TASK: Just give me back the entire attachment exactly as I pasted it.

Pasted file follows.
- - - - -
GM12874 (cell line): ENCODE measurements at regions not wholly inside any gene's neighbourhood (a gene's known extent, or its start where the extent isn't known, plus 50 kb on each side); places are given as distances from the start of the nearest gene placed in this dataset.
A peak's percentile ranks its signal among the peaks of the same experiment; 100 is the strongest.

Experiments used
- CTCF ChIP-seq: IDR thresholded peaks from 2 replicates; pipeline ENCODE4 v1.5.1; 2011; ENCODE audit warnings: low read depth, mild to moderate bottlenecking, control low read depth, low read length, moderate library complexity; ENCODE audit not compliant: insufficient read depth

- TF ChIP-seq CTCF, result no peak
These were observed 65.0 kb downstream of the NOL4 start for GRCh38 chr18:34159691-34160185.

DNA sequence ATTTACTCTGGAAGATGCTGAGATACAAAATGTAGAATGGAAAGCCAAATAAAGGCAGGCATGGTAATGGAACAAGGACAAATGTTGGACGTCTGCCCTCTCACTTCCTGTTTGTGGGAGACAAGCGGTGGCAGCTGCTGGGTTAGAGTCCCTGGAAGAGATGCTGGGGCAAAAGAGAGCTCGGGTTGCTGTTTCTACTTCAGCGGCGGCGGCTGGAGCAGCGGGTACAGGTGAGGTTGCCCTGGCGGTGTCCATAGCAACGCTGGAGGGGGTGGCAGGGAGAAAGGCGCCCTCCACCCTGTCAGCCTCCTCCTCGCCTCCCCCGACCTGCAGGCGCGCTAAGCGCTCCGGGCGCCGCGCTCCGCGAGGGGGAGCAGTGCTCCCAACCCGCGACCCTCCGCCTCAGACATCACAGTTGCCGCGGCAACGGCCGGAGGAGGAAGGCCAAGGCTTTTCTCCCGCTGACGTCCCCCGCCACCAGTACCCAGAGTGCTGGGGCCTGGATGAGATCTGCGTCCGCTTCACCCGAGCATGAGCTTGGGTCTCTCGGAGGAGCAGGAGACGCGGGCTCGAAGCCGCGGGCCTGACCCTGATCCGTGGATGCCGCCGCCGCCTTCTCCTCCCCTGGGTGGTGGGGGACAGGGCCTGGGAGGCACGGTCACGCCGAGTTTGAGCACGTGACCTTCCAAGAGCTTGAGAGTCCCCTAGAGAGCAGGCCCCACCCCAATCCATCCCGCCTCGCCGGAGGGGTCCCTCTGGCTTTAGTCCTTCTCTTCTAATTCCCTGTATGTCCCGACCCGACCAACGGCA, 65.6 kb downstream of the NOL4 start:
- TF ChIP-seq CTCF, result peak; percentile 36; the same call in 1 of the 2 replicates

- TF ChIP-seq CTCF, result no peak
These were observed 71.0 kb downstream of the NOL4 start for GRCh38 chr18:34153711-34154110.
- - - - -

GM12874 (cell line): ENCODE measurements at regions not wholly inside any gene's neighbourhood (a gene's known extent, or its start where the extent isn't known, plus 50 kb on each side); places are given as distances from the start of the nearest gene placed in this dataset.
A peak's percentile ranks its signal among the peaks of the same experiment; 100 is the strongest.

Experiments used
- CTCF ChIP-seq: IDR thresholded peaks from 2 replicates; pipeline ENCODE4 v1.5.1; 2011; ENCODE audit warnings: low read depth, mild to moderate bottlenecking, control low read depth, low read length, moderate library complexity; ENCODE audit not compliant: insufficient read depth

- TF ChIP-seq CTCF, result no peak
These were observed 65.0 kb downstream of the NOL4 start for GRCh38 chr18:34159691-34160185.

DNA sequence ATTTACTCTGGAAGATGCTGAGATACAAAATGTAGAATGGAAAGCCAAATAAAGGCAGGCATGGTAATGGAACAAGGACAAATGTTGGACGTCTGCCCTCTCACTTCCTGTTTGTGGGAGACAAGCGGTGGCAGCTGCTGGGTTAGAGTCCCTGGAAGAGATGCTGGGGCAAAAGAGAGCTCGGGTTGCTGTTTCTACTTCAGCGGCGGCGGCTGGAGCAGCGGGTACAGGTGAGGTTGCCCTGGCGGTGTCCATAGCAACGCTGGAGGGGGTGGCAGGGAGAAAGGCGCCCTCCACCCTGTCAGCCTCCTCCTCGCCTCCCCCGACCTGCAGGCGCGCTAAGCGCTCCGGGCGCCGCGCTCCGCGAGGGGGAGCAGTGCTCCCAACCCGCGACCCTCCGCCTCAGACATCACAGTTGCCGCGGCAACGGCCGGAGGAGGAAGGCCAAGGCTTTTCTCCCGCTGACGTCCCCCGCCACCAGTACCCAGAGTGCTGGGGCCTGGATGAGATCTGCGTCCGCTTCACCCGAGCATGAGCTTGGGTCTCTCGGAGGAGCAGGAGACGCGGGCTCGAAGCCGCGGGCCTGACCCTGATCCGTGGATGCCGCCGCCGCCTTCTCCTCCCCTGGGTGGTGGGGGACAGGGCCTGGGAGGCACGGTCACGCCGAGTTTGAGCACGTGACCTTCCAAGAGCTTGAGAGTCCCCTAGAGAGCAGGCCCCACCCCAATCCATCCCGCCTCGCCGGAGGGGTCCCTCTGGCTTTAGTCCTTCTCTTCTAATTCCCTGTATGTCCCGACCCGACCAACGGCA, 65.6 kb downstream of the NOL4 start:
- TF ChIP-seq CTCF, result peak; percentile 36; the same call in 1 of the 2 replicates

- TF ChIP-seq CTCF, result no peak
These were observed 71.0 kb downstream of the NOL4 start for GRCh38 chr18:34153711-34154110.